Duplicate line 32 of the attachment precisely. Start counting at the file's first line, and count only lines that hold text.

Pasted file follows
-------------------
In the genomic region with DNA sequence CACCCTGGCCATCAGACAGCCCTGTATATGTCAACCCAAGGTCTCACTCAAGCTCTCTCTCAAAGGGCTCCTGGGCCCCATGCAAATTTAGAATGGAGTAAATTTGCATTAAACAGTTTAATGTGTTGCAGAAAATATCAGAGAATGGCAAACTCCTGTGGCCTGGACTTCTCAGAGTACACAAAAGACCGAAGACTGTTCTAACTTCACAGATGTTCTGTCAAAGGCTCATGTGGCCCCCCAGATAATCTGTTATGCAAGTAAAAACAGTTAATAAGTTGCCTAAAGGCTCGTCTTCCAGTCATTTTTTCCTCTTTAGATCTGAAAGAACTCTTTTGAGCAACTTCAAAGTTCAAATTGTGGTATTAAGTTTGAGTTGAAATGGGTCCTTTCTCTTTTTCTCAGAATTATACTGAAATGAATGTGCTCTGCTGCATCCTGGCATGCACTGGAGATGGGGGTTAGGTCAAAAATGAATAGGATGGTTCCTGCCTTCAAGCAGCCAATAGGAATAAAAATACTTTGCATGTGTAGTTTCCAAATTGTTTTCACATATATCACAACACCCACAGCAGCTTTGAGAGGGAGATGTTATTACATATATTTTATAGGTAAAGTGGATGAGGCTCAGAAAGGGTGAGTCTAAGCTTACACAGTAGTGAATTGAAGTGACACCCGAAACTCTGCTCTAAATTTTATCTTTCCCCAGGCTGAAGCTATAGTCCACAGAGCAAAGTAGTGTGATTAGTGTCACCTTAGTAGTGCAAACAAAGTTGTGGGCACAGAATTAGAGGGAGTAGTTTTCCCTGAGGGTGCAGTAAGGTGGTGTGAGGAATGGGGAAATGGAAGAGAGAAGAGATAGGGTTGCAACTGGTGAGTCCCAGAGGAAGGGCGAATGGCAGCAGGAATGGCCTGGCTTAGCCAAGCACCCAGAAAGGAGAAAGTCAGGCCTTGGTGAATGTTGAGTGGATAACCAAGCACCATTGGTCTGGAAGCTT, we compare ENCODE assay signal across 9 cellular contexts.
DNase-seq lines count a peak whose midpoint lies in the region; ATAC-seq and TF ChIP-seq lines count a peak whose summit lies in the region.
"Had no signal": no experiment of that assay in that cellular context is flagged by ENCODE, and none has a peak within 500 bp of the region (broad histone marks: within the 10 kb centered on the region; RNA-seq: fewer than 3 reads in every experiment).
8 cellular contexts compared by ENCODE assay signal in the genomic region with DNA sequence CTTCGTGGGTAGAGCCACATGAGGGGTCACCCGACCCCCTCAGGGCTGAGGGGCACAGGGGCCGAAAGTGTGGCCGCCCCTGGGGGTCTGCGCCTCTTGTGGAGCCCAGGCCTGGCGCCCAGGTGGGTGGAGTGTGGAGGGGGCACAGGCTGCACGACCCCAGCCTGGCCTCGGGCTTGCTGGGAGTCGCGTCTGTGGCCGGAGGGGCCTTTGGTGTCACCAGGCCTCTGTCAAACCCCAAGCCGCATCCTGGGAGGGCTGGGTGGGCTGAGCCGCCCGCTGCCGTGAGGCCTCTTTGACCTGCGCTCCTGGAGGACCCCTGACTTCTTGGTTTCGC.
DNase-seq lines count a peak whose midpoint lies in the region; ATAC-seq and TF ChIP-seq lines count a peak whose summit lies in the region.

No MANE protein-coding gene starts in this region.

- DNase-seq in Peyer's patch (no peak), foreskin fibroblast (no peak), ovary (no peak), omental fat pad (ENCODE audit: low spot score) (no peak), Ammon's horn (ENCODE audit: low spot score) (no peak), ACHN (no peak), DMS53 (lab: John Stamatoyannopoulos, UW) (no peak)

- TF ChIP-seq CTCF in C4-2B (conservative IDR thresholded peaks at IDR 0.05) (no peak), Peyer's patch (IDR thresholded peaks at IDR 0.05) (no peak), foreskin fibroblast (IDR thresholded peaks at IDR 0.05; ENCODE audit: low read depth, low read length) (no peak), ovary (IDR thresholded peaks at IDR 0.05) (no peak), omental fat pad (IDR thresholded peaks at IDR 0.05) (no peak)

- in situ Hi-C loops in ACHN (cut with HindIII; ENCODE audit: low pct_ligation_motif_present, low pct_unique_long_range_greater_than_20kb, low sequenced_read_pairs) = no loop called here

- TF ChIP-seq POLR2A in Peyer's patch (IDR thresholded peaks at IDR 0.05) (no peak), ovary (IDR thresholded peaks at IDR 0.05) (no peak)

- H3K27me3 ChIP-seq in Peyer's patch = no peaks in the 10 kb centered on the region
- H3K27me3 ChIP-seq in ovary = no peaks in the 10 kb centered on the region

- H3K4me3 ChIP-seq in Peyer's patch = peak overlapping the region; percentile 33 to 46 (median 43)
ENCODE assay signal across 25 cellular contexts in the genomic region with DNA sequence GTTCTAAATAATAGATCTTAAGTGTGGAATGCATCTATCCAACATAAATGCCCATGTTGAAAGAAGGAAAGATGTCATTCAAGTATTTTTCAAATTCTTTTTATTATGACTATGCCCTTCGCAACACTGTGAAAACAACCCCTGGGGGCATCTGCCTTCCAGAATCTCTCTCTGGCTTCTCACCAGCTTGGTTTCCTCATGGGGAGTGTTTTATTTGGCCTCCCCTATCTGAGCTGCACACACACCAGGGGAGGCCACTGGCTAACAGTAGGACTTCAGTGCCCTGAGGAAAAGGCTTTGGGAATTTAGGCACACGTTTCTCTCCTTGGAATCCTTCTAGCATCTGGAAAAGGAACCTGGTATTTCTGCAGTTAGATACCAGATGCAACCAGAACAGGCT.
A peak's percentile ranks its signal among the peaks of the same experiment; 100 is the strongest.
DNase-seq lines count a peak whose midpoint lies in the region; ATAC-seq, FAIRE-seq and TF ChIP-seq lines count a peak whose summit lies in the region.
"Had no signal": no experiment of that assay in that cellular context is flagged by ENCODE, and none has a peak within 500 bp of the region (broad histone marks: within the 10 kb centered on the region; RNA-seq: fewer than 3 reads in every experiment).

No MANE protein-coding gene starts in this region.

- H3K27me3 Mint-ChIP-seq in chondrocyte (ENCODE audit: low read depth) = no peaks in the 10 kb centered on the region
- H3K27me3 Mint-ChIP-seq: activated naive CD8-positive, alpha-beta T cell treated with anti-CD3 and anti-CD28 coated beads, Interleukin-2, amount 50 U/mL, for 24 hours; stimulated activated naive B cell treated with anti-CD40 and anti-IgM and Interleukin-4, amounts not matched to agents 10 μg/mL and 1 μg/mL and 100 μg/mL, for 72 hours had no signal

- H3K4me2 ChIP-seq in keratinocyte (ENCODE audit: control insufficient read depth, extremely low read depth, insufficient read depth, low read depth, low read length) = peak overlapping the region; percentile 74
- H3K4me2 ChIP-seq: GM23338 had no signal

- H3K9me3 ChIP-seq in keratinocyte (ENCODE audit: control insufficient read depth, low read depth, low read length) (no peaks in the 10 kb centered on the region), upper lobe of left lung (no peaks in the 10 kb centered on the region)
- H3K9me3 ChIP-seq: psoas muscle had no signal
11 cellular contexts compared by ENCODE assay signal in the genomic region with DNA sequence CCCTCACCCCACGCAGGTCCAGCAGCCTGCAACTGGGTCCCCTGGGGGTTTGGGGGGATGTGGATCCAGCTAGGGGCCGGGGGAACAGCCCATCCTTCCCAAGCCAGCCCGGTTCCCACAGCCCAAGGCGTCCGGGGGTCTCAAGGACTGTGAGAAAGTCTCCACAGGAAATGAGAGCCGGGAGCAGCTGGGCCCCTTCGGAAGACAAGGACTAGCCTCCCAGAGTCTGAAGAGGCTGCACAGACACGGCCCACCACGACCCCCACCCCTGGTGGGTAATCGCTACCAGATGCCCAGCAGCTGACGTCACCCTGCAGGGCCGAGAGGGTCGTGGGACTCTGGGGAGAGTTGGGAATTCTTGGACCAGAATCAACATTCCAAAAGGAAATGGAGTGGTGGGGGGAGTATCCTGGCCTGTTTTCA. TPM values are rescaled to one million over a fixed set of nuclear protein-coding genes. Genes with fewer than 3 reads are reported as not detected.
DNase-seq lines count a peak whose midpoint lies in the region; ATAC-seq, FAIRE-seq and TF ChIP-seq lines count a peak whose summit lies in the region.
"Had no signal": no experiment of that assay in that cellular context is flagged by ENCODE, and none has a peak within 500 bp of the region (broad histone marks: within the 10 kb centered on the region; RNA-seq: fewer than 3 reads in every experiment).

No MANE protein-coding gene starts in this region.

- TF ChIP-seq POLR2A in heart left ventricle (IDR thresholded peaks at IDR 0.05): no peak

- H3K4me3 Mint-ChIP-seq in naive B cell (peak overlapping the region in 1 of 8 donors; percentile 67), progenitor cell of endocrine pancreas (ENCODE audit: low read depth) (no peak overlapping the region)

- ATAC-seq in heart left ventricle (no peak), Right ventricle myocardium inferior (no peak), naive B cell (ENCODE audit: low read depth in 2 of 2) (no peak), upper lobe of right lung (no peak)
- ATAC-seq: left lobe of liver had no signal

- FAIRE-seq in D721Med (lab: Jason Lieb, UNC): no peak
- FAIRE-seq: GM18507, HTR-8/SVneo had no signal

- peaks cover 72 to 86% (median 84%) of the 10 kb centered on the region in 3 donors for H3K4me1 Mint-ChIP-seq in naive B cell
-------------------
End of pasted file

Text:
- ATAC-seq: left lobe of liver had no signal